Non-invasive assessment of fluid volume status in the interstitium after haemodialysis
2000 (English)In: Physiological Measurement, ISSN 0967-3334, E-ISSN 1361-6579, Vol. 21, no 2, 211-220 p.Article in journal (Refereed) Published
During dialysis excess fluid is removed from uraemic patients. The excess fluid is mainly located in the skin and subcutaneous tissues. In this study we wished, with two non-invasive techniques, the IM (impression method) and BIA (bioimpedance analysis), to study what mechanical (IM) and electrical cellular membrane (BIA) effects the fluid withdrawal has on these tissues. The IM measures the resistive force of the tissues when mechanically compressed. From the force curve two parameters are calculated, the F(0), indicative of interstitial tissue pressure and the FT corresponding to the translocation of tissue fluid (interstitial movable water).
The BIA phase angle shift (), i.e. geometrical angular transformation of the ratio between reactance and resistance, which has been associated with cellular membrane function, was used as a measurement of electrical cellular membrane effects.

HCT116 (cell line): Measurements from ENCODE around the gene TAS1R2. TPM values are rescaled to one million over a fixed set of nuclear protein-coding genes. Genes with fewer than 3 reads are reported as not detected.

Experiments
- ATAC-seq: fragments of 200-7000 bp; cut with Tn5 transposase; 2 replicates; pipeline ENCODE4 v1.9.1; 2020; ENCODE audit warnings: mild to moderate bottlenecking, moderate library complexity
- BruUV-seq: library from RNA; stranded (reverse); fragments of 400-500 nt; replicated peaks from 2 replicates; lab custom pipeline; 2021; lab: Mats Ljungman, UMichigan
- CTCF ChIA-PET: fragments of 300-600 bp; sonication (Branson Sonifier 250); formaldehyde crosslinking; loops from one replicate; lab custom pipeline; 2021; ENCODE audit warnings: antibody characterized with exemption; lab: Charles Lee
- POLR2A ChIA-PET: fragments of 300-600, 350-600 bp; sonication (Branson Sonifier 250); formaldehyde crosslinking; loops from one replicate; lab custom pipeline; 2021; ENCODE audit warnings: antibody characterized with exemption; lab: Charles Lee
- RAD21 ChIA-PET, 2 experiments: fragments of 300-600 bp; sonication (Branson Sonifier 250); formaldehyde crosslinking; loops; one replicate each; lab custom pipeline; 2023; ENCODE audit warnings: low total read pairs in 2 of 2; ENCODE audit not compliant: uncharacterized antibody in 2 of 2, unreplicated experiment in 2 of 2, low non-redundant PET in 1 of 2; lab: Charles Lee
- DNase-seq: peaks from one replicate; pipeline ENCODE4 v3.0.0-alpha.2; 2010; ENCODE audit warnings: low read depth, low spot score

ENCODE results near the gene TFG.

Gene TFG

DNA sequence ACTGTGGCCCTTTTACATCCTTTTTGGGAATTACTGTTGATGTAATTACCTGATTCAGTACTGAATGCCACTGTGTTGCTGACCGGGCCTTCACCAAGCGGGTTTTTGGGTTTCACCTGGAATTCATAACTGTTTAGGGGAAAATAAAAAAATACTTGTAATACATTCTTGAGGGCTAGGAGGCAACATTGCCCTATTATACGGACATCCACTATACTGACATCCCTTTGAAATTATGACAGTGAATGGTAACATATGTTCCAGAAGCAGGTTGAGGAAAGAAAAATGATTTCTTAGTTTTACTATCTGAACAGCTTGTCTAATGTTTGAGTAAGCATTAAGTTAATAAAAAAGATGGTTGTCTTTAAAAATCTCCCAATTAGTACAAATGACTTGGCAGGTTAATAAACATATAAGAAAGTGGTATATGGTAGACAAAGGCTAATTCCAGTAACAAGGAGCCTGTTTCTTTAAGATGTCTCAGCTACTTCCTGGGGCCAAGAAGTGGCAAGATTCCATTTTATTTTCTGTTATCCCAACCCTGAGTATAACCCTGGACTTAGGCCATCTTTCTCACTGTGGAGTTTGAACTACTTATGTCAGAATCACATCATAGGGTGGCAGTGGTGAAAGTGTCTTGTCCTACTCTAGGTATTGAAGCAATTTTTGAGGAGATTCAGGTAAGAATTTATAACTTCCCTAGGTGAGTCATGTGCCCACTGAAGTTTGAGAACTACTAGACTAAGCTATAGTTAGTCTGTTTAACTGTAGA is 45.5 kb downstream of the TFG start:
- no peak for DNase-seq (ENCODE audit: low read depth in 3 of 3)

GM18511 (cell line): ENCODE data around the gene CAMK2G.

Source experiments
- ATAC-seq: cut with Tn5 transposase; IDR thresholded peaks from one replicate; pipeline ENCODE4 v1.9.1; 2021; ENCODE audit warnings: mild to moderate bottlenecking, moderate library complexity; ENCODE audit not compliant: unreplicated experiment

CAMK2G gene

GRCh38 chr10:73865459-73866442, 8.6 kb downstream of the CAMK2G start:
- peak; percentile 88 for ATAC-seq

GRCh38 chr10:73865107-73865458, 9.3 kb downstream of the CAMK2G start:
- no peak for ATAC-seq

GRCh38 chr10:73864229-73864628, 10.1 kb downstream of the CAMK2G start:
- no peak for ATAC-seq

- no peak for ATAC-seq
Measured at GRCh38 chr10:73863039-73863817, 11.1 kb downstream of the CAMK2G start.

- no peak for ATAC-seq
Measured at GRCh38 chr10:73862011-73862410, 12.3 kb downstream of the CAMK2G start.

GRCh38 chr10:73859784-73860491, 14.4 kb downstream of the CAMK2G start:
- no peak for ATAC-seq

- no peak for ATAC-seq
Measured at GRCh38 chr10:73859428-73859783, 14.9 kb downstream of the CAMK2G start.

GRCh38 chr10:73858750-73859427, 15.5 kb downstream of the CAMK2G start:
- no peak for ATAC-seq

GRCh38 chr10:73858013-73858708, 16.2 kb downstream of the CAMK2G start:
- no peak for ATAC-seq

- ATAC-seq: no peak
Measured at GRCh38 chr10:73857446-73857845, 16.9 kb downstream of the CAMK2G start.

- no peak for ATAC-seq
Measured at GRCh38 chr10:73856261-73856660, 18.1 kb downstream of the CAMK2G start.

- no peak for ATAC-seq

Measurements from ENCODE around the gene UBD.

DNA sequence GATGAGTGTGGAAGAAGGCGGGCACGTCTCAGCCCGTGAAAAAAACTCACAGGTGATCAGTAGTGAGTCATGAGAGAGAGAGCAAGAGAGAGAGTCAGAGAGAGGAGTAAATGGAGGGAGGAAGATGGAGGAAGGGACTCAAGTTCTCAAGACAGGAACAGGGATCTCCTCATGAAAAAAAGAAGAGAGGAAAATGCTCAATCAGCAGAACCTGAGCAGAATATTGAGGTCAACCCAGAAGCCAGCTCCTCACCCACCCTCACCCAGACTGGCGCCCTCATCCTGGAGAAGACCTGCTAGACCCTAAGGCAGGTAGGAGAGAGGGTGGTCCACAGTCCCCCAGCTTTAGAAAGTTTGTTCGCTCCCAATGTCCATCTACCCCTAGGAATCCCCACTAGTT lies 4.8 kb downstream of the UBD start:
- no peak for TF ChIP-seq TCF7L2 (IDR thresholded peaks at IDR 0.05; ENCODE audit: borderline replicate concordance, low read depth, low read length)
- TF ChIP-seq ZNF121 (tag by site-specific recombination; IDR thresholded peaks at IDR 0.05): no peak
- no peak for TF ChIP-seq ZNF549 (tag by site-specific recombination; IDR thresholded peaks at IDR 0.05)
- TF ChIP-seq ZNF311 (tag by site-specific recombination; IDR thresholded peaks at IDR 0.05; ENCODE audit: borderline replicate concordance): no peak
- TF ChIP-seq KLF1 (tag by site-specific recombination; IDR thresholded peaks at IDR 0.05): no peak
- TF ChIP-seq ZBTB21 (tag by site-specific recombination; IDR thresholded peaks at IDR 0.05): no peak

Twenty patients were studied before and after haemodialysis measuring the F(0), FT and . The results showed that the patients lost a median of 3.7 kg during the haemodialysis. F(0) increased until after dialysis, but did not reach significant values, whereas FT increased significantly after dialysis, p < 0.001, as compared with before. After a peak at one hour postdialysis the FT value returned to predialysis values at four hours after termination of dialysis. Also increased from before to after dialysis, p < 0.001, but already after one hour it returned to predialysis values.
It is common knowledge that dialysis alters the dynamics of fluid in the interstitium of the skin and subcutis. We conclude that the impression method is sensitive enough to detect and chronicle these changes. Furthermore, with the BIA, (phase angle) signs of changes in the electrical properties of the tissues, possibly reflecting cellular membrane function, could be detected.
Place, publisher, year, edition, pages
2000. Vol. 21, no 2, 211-220 p.
Medical and Health Sciences
IdentifiersURN: urn:nbn:se:liu:diva-47661DOI: 10.1088/0967-3334/21/2/301OAI: oai:DiVA.org:liu-47661DiVA: diva2:268557